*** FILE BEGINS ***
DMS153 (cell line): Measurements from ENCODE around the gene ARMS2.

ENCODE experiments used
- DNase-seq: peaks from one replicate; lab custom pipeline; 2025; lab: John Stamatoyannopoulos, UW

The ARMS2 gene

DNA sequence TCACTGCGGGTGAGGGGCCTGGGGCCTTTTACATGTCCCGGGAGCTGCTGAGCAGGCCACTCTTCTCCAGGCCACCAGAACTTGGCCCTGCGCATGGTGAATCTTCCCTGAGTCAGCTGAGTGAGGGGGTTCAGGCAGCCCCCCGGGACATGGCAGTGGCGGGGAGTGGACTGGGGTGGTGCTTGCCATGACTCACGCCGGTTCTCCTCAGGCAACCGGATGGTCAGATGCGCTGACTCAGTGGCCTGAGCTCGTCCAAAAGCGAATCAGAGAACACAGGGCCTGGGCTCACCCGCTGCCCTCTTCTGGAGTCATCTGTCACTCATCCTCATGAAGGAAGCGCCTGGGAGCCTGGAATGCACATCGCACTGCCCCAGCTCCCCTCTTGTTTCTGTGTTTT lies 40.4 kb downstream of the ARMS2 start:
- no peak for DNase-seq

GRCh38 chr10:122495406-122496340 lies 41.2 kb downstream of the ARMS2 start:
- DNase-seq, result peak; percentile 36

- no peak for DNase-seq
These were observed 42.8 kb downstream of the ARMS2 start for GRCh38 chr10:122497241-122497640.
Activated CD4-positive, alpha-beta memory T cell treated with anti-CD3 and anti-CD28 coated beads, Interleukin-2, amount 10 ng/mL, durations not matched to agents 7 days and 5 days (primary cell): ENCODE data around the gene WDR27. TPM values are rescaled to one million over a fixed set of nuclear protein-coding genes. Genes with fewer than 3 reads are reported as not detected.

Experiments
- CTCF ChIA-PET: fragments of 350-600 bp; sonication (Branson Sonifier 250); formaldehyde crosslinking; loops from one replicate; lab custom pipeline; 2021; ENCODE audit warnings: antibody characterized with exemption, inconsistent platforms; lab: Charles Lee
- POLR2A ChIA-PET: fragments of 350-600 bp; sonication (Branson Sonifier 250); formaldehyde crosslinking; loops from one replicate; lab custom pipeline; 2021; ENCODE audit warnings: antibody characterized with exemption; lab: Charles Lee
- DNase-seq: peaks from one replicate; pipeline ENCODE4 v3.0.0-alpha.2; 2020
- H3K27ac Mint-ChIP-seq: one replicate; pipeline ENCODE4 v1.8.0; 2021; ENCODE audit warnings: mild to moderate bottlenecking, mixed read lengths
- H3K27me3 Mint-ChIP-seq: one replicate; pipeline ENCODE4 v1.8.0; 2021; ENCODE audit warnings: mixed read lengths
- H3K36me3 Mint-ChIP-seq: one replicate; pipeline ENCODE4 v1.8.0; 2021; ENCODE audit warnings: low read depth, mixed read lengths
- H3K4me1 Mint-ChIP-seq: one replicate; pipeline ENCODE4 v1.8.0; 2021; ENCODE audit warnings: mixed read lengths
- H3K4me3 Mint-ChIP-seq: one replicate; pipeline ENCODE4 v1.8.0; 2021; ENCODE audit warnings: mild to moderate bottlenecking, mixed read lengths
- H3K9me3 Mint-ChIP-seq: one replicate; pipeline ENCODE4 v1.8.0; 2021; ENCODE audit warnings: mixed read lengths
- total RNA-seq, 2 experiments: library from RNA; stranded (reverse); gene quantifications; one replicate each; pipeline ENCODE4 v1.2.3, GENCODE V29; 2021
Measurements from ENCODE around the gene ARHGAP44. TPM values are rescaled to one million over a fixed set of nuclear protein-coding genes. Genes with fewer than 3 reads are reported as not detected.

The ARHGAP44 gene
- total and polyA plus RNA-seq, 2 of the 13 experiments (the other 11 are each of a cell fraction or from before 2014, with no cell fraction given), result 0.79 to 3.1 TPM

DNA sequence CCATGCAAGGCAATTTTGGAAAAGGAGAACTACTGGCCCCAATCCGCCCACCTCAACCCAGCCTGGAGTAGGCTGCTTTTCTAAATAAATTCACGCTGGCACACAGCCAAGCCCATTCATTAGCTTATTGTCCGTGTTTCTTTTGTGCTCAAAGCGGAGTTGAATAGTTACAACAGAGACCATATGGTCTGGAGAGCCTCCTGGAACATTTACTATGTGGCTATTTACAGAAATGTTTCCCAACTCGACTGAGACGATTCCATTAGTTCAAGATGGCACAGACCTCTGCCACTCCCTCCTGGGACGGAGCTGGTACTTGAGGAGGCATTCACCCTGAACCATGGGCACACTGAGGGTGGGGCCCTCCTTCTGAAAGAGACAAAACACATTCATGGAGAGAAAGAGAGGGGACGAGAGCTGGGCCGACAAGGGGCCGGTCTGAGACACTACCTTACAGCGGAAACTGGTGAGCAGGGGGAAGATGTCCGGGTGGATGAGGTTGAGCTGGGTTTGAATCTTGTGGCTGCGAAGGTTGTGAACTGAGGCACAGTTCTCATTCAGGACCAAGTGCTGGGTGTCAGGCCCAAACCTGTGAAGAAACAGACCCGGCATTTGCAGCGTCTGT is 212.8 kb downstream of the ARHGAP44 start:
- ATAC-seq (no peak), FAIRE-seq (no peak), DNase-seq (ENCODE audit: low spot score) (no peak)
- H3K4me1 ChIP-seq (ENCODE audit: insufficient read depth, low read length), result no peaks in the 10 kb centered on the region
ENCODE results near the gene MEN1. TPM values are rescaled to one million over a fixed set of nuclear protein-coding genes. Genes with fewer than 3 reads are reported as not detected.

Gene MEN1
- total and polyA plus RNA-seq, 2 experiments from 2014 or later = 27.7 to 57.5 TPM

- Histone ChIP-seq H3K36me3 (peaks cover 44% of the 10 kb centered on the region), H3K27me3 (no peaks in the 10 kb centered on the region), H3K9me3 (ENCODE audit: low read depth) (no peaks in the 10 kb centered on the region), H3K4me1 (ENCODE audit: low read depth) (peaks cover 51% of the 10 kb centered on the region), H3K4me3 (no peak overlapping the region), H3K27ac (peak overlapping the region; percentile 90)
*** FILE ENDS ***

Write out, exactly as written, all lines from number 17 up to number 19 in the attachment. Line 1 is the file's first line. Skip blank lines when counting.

- H3K27me3 Mint-ChIP-seq: one replicate; pipeline ENCODE4 v1.8.0; 2021; ENCODE audit warnings: mixed read lengths
- H3K36me3 Mint-ChIP-seq: one replicate; pipeline ENCODE4 v1.8.0; 2021; ENCODE audit warnings: low read depth, mixed read lengths
- H3K4me1 Mint-ChIP-seq: one replicate; pipeline ENCODE4 v1.8.0; 2021; ENCODE audit warnings: mixed read lengths